Illusion Perception Explained Through Perspective of a Fly
Who would have thought that flies and humans had something in common? Well, scientists have. Turns out that flies perceived motion in static images, just as some humans did. A mystery on how some people see motion in visuals may have been unveiled, thanks to flies.
Neuroscientists from Yale University have shared the findings on a report published in the Proceedings of the National Academy of Sciences.
The research was conducted at Damon Clark's lab, associate professor of molecular, cellular, and developmental biology and of physics and of neuroscience at Yale. Two researchers, Margarida Agrochao and Ryosuke Tanaka, of the lab, introduced flies with optical illusions. They wanted to make sure if the flies perceive the motion in the optical illusion, just as humans do.
Directed towards motion
Reportedly, flies have a tendency of turning their bodies toward the motion they perceive and they did the same move after the illusion was introduced to them. While all these were happening, researchers also monitored the flies' neuron activity, thanks to their small brains.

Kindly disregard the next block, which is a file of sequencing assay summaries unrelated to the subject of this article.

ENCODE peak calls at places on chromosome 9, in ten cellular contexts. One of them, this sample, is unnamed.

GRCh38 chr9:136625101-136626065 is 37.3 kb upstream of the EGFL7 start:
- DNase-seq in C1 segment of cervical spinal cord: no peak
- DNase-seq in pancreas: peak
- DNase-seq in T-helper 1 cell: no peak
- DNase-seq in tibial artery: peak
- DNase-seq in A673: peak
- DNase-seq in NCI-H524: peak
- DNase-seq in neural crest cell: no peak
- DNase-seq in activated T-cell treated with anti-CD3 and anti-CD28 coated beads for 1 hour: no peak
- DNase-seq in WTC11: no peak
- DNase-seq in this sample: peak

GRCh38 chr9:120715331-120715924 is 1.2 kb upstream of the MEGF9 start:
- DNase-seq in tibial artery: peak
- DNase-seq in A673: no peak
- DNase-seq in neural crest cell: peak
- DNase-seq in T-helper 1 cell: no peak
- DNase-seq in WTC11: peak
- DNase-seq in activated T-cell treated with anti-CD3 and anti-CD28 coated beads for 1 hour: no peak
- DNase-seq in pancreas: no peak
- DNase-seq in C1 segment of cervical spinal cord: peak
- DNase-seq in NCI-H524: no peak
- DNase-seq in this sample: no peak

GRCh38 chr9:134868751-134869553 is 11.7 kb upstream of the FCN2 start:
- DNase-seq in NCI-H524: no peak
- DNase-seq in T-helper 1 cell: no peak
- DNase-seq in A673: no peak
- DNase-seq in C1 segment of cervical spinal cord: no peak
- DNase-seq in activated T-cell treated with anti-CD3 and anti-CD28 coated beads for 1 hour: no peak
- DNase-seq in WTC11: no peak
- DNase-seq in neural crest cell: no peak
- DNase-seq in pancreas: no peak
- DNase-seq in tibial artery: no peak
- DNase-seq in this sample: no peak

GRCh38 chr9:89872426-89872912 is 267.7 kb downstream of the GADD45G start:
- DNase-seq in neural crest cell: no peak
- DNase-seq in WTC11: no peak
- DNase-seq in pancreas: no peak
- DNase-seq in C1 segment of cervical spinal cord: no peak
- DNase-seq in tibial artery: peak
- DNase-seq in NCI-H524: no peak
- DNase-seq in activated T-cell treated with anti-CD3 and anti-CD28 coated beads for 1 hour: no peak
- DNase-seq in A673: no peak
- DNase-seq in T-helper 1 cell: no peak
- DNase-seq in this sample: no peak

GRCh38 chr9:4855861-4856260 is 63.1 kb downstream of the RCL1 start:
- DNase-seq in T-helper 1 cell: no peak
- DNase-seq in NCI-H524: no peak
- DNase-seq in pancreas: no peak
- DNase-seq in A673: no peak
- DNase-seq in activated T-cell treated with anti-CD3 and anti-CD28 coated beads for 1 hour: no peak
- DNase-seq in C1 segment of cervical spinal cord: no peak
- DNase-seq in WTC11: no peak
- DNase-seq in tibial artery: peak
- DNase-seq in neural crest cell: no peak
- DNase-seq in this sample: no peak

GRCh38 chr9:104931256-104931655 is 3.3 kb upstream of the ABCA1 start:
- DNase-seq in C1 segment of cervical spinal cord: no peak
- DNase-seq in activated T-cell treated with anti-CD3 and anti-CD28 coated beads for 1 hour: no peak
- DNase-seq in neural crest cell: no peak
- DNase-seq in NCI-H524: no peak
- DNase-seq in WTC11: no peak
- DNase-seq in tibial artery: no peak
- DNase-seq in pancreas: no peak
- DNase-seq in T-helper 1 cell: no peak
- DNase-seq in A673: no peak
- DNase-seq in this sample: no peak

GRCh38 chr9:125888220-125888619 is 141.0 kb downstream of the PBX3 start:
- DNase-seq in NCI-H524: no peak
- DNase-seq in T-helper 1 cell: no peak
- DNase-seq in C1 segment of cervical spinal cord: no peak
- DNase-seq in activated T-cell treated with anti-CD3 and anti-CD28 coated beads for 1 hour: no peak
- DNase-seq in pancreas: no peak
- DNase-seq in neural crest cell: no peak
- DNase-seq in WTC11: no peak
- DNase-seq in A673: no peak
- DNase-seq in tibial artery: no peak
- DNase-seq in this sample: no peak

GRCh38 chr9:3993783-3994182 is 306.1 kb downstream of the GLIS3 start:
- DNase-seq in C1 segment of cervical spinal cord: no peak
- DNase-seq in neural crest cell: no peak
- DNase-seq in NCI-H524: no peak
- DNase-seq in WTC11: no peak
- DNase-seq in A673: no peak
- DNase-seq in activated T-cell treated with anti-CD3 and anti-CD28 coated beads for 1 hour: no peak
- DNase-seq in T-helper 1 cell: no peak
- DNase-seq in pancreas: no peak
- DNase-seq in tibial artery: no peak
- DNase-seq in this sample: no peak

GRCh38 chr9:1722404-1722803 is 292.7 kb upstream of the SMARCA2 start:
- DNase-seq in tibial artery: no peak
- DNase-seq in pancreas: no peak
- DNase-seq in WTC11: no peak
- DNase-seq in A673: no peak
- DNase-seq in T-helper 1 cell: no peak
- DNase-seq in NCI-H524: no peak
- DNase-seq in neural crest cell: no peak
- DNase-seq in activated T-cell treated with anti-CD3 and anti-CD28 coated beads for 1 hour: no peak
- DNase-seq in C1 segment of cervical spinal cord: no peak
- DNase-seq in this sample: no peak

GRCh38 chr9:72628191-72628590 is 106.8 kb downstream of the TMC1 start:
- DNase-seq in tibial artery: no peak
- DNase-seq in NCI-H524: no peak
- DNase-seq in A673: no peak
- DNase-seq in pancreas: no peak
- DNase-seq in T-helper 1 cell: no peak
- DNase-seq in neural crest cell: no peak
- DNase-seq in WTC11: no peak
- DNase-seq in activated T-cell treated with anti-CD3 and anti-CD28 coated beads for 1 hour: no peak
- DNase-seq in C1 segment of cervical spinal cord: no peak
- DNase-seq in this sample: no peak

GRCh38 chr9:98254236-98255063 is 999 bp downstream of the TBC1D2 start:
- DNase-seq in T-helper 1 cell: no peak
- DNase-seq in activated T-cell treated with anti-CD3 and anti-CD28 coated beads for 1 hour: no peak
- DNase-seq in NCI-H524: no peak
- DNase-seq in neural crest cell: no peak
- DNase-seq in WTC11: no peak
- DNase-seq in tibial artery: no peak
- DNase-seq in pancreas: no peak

After the researchers were done with examining the flies' perception, it was now time for humans to get involved in a similar experiment. 11 participants were asked to address the motion they saw in the illusion. The results unfolded a similar mechanism as of flies'. Expectedly, humans' visual systems were more complex than flies but a similar result surprised the researchers.
"It was exciting to find that flies perceive motion in static images the same way we do," explained Clark.
All about neurons, maybe?
Researchers monitored that particular neurons managing motion detection create a pattern of responses. To change flies' perception, they turned those neurons on and off. When they turned off two types of motion-detectors, the illusion was not perceivable for flies anymore.
They most probably appeared to insects as motionless, plain visuals. When researchers turned off just one neuron, the illusion started to move in the opposite direction than it first appeared.
The result the researchers reached was that the differences in detector neurons controlled whether flies react to the illusions.
In the end, two different species not quite related to each other possess a similar mechanism in perceiving visual illusions. And having a better understanding of the common mechanism in the future expectedly may help researchers in analyzing the visual system of humans.